What you can and can’t deduct when you work from home.
Working from home can offer many advantages including tax deductions. Just take care what you try to write off for your home office on your return.
Passing the IRS Litmus test
To meet IRS guidelines, your home office must be your principal place of business or the place you see clients in the normal course of business. Parts of your home you use to store products or equipment for your business also count. That doesn’t mean that all your work has to be done from home. If you’re an outside salesperson, you probably spend most of your work time elsewhere. But if you do your billing and return customer calls primarily from your home, your home office should qualify.
Measuring your home office
The amount you can deduct for your home office depends on the percentage of your home used for business. Your work space doesn’t need to be a separate room, a table in a corner qualifies. But it has to be an area that’s used solely for business. The tax break also covers separate structures on your property, like a detached garage you’ve converted to an office. Unlike an office inside your home, a separate structure doesn’t have to be your mail place of business to qualify for a deduction. That’s because the IRS believes your family is less likely to use a separate structure as a part time play area or den.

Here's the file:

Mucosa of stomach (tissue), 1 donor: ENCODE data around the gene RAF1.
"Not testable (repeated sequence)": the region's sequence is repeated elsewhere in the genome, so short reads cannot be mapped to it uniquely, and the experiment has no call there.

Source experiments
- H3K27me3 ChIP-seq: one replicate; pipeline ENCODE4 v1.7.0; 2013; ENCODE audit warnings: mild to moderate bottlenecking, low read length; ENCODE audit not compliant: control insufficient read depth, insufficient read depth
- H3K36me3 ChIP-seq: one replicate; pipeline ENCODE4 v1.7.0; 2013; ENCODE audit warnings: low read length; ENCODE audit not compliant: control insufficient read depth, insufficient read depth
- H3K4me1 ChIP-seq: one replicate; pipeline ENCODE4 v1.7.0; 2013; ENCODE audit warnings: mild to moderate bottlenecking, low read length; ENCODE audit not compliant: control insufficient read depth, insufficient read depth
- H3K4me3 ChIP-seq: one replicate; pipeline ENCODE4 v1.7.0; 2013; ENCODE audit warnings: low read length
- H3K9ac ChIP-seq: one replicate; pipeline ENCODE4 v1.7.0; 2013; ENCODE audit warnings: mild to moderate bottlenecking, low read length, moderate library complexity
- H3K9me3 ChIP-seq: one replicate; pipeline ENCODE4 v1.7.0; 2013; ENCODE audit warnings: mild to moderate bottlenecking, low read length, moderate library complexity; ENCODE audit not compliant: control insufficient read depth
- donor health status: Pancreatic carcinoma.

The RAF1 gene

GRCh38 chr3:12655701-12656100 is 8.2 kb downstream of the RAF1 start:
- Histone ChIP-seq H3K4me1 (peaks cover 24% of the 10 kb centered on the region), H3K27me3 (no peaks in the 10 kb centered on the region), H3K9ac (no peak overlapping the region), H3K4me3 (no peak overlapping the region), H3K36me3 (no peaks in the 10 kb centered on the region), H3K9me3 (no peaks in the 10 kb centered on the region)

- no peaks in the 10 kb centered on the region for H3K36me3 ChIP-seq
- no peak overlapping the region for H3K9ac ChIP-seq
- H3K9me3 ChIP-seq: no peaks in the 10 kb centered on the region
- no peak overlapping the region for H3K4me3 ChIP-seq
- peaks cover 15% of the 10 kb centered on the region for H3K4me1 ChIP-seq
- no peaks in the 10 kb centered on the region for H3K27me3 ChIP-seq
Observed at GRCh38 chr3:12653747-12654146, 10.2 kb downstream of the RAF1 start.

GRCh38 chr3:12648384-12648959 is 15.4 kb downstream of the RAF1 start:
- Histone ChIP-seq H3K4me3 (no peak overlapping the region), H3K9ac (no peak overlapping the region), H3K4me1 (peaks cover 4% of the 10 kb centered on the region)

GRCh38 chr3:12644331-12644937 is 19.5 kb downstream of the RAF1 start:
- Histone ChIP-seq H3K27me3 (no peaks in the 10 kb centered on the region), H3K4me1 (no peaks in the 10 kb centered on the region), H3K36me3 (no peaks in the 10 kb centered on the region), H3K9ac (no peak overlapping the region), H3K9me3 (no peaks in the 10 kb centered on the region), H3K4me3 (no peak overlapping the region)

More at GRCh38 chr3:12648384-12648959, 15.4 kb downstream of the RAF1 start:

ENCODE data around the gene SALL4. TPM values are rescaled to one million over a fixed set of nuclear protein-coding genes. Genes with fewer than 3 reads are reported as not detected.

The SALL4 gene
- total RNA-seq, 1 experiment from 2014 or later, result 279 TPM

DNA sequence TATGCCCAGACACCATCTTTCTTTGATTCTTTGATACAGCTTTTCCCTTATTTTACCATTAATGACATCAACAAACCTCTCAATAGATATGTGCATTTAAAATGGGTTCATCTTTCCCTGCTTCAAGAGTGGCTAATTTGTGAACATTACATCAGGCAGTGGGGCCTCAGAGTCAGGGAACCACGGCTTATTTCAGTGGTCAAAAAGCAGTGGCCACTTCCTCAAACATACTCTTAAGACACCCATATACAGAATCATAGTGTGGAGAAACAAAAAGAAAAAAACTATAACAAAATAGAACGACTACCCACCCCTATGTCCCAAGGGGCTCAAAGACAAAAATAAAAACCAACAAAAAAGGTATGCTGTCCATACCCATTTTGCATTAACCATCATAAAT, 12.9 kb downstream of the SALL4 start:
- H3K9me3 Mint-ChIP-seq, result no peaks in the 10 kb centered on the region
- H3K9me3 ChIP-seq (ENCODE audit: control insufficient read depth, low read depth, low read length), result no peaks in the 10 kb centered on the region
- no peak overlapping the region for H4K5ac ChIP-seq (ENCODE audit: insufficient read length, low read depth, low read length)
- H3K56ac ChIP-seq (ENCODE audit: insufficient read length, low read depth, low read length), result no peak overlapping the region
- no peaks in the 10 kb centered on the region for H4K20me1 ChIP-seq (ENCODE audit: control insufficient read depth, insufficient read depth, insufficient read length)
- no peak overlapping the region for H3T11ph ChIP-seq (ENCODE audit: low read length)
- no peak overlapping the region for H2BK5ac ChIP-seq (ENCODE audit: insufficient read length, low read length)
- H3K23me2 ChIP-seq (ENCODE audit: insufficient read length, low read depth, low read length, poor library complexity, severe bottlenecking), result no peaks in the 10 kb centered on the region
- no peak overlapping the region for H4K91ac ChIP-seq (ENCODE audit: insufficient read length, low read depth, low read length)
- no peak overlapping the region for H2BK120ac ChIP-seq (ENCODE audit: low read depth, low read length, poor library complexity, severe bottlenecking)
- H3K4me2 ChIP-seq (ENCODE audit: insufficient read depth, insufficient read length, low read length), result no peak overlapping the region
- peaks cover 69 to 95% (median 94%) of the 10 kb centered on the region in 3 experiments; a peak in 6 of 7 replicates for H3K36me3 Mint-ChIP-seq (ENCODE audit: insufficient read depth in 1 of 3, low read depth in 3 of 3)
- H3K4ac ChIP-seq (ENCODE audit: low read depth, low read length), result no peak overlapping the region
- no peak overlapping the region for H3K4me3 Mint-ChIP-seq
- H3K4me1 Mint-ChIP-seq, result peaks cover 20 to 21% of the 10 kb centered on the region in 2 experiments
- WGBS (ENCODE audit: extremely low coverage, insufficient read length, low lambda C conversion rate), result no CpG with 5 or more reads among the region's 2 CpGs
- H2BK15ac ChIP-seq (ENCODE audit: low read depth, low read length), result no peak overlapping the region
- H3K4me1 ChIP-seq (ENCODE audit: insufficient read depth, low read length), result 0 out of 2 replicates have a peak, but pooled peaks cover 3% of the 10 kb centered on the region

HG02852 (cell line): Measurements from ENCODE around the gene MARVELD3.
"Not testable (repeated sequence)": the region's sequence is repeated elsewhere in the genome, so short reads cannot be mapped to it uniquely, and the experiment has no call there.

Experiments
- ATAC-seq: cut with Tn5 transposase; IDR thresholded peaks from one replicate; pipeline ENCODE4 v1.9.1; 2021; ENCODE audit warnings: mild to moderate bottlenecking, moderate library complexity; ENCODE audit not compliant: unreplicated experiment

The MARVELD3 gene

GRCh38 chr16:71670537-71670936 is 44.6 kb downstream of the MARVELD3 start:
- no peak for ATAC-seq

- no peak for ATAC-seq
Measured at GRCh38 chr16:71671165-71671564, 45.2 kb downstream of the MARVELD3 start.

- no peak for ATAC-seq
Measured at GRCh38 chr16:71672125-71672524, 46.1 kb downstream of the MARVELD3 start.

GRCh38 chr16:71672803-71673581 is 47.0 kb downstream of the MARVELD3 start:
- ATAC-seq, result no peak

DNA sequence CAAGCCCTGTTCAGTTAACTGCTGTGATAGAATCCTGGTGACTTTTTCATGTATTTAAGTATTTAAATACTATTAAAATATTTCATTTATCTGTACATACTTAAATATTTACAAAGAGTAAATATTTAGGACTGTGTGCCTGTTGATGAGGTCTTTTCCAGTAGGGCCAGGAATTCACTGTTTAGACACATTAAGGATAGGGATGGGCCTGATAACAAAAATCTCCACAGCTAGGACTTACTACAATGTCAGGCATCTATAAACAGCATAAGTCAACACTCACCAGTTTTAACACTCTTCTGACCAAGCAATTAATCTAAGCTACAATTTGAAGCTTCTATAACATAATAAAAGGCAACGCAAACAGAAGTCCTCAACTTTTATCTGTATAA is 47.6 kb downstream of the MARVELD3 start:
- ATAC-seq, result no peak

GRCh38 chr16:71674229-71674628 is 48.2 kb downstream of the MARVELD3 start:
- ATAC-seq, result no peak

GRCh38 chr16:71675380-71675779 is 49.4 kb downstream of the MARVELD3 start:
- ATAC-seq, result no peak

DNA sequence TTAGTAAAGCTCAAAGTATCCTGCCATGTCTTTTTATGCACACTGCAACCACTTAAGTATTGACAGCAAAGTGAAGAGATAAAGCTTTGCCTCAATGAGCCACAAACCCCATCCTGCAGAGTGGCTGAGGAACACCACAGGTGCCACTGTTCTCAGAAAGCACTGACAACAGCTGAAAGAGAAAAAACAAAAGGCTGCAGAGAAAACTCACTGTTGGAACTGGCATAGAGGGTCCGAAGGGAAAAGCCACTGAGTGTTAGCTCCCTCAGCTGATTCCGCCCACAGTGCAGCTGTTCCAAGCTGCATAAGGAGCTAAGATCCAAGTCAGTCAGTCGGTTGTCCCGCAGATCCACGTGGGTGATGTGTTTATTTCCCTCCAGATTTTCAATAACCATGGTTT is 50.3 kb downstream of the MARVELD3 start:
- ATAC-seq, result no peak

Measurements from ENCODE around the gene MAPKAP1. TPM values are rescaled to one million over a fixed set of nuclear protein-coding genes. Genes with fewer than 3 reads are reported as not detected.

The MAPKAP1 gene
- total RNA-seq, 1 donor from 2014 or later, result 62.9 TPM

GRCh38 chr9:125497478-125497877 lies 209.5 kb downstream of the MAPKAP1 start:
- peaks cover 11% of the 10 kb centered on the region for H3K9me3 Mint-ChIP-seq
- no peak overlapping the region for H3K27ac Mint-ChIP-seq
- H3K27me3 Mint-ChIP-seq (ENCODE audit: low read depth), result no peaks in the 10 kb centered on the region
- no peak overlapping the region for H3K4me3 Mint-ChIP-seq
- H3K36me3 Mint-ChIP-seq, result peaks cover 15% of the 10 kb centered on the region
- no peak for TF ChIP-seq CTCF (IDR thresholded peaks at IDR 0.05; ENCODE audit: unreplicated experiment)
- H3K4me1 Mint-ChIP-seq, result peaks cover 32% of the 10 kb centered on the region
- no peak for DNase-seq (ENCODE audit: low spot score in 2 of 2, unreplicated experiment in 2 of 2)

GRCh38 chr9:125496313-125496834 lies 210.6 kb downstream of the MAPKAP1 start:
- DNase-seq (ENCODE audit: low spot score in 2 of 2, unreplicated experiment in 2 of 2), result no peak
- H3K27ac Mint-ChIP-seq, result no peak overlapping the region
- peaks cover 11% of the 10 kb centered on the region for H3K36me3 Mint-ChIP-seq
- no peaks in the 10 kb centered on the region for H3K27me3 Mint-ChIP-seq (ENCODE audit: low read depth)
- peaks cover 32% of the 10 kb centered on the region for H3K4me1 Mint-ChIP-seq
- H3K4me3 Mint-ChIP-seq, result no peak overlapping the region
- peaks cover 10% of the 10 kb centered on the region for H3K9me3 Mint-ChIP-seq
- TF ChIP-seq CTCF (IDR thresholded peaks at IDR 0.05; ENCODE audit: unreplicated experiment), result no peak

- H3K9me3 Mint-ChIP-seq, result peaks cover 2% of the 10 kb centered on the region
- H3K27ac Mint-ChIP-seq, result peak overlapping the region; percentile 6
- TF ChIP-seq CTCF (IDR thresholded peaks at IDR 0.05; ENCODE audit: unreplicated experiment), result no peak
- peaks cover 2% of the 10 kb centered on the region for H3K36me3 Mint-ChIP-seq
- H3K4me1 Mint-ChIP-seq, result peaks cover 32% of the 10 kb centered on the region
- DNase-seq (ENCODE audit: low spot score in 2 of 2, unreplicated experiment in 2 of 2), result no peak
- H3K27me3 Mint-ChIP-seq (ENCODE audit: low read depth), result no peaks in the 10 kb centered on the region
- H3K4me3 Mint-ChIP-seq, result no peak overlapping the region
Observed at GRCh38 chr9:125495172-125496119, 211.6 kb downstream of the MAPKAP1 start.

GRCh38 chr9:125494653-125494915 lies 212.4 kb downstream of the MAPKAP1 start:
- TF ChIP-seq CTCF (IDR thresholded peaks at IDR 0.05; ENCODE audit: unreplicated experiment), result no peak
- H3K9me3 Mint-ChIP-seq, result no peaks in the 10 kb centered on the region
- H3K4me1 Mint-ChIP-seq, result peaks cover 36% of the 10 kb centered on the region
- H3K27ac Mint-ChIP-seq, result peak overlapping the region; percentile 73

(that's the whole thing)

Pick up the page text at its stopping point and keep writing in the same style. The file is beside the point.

What can you deduct?
Once you’ve figured out what percentage of your home you use for business, you can apply that percentage to different home expenses. These include:
Mortgage interest, Real estate taxes
Utilities, Home repairs and maintenance
Home owners insurance
Just take each expense and multiply it by your home office percentage (say 5%). That’s the amount you can deduct as a business expense. So if you spend $150 a month on electricity, you can deduct $7.50 as a business expense. That adds up to a $90 deduction per tax year.
Don’t forget depreciation
Depreciation is based on the idea that everything, even something like a home, wears out eventually. To figure home office depreciation, start by calculating the tax basis of your home, generally the purchase price plus the cost of improvements, minus the value of the land it sits on. Next, multiply the tax basis by the percentage of your home used for work. This gives you the tax basis for your home office.
This article provides general information about tax laws and consequences, but should’t be relied upon as tax or legal advice applicable to particular transactions or circumstances. Consult a tax professional for such advice, tax laws may vary by jurisdiction.
references: houselogic, donna fuscaldo